Now it is true that the population has been increasing rapidly, but so has construction. “In the 12 months prior to March 2019,” writes journalist Feargus O’Sullivan, “the number of new construction contracts rose by 11.3 percent.” Furthermore, population increases and rising demand does not automatically entail gentrification, luxury condos, real estate mega-mergers, displacements, evictions, and so on. The question is, why is Berlin attractive now? To understand that, one needs to take into account the planned transition from a period of disinvestment to one of reinvestment. The “demand” for housing does not just come from workers who need homes to live in, as a use-value, but from shareholders who need homes to invest in, as an exchange-value.11 Real estate is the laundromat of surplus capital, not only for local and foreign investors, but also for banks and firms sitting on billions of quantitatively eased dollars and euros. So what is to be done?
Last year, Google bought part of an old industrial building in the middle of the rapidly gentrifying Kreuzberg district in Berlin, and planned to turn it into a “campus” for start-ups. This was a smart move. Venture capitalists have been circling Berlin like vultures of late, seeking lean start-up meat to devour. (If you hear or see the words “innovate”, “coworking”, “accelerator”, “unicorn”, “pivoting”, “sharing”, “gig”, “incubate,” “pop-up”, or “disrupt” around your city, then the end is nigh.) For many locals, however, the prospect of wealthy tech bros segueing along the canal with their designer tote-bags and fair trade AirPods did not seem like a good idea. They know what happens to cities that prostrate themselves before the altar of venture capital: increased inequality, rapid displacement, higher rents, informal jobs, homogenized culture, and a rising surplus population. So people fought back—with neighborhood assemblies, working groups, street demos, media interviews, political pressure campaigns, and all sorts of direct actions, culminating in a rowdy occupation of the building itself, which was forcefully evicted by the police.12 After that, Google decided to pull out of the project, leaving the space to community organizations. The people won…and yet, the trend continues.13
More recently, local activists successfully blocked the construction of a planned hostel on Skalitzer Straße in Kreuzberg, forcing the owner and city to compromise on a more “social” use of the space. In another case, members of a collectively run, left-wing office space on Lausitzer Straße have been trying to stop their property owner (the Taekker Group) from selling the building off for millions to another investor. Some residents went to the owner’s offices in Berlin, and some even went to Denmark to confront the company. They also connected with residents of other buildings owned by the same company in order to create a network of solidarity in defense of such spaces. And in May of this year, an anonymous group of urban vandals staged a creative action to highlight the harmful role of AirBnB and vacation rentals on affordability in the city. They “opened” up an AirBnB rental as a temporary art gallery with exhibits of housing maps, stories of displaced individuals, and bathtub and bedside graffiti full of slogans taken from the streets.14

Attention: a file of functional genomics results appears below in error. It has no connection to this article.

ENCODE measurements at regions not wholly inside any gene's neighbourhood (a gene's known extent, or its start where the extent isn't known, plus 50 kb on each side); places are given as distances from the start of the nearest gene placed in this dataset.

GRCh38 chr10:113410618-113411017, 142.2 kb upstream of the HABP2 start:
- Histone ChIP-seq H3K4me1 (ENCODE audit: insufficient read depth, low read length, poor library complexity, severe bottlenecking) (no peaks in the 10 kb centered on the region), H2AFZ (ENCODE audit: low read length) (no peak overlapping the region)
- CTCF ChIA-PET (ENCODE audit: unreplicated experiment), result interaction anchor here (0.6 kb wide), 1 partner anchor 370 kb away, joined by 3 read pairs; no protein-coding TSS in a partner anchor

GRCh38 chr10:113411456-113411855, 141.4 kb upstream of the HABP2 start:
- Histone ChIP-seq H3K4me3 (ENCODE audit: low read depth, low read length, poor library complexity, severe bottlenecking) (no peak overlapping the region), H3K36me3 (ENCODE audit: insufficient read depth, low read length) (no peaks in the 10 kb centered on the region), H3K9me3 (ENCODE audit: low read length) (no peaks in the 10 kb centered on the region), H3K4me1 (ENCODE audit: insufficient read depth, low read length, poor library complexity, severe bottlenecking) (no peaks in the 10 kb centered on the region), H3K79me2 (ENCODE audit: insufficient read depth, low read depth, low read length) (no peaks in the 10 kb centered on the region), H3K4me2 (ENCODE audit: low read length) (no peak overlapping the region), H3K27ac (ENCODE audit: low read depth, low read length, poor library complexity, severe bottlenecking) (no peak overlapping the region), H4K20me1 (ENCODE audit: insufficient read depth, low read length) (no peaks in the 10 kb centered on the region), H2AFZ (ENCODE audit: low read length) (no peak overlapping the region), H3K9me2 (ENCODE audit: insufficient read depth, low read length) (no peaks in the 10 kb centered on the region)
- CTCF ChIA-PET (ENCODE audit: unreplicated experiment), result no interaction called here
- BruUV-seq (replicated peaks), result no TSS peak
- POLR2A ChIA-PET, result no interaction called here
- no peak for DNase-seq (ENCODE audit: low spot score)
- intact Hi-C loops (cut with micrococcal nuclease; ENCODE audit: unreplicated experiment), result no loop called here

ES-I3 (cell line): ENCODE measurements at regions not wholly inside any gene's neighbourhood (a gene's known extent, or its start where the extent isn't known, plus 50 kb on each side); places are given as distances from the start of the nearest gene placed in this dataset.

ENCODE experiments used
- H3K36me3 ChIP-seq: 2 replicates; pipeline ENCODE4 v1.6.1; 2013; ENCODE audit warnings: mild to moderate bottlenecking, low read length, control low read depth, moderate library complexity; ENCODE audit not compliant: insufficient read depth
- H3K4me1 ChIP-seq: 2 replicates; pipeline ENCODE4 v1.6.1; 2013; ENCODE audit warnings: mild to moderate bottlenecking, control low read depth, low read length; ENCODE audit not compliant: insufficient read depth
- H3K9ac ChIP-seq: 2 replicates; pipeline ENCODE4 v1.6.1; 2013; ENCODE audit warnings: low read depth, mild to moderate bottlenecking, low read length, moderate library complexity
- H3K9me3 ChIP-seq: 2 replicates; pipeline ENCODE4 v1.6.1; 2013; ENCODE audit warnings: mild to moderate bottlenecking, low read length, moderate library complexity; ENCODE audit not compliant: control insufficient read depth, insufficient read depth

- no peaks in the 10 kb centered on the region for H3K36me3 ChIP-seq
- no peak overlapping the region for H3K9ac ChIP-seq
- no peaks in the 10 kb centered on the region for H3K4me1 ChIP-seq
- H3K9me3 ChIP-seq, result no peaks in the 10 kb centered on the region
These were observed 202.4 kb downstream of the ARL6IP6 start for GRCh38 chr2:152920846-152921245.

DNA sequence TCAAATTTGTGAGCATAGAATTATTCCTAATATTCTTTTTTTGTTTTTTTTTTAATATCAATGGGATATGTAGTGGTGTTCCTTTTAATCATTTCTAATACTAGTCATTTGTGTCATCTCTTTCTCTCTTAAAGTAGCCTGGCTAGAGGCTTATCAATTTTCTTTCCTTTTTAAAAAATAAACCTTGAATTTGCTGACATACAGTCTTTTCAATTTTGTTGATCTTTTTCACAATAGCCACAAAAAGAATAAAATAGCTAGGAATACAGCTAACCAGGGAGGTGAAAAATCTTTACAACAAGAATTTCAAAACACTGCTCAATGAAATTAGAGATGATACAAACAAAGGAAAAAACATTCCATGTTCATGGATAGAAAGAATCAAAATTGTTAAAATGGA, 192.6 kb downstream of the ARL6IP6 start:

When an owner of a building wants to sell off housing stock to another company or person, the city of Berlin has the “right of first refusal”, to buy the property first and keep it in the hands of the public as affordable housing or for other social uses. This does not happen nearly enough to keep up with the pace of rising rents, but it is also not uncommon, and lately increasing.15 The right of first refusal is a tool that can be used to decommodify housing, but since it requires buying the property first at market value, it presupposes a growing municipal economy. This is the dilemma: to redistribute wealth, there must first be enough wealth to redistribute, and for there to be enough wealth, the economy must grow, which means more privatization of public goods, more exploitation of living labor, more disinvestment in social welfare, and more tax breaks for the private sector. In short, it means more gentrification. Stopping gentrification by means of gentrification is probably not going to work. But there is another option. As Engels already knew in 1872, “the housing shortage can be remedied immediately by expropriating a part of the luxury dwellings belonging to the propertied classes and by compulsory quartering in the remaining part.”16 Why not expropriate?
The present call for expropriation goes after the biggest profit-oriented property owners in Berlin, mega-landlords, those who own over 3,000 apartments. The public target is Deutsche Wohnen & Co, which owns about 111,500 apartments in Berlin, but there are others (like Vonovia, Akelius, Pears) with potentially 294,000 apartments at stake.17 According to the German Basic Law (articles 14 and 15), the government would have to compensate the companies for expropriating their property at a rate that balances the public interest and private cost. Estimates range between 7 and 36 billion euros (Berlin is currently 58 billion euros in debt). So, is it worth it? Who would own the apartments then—the city, the state, the residents? And how would it even work?18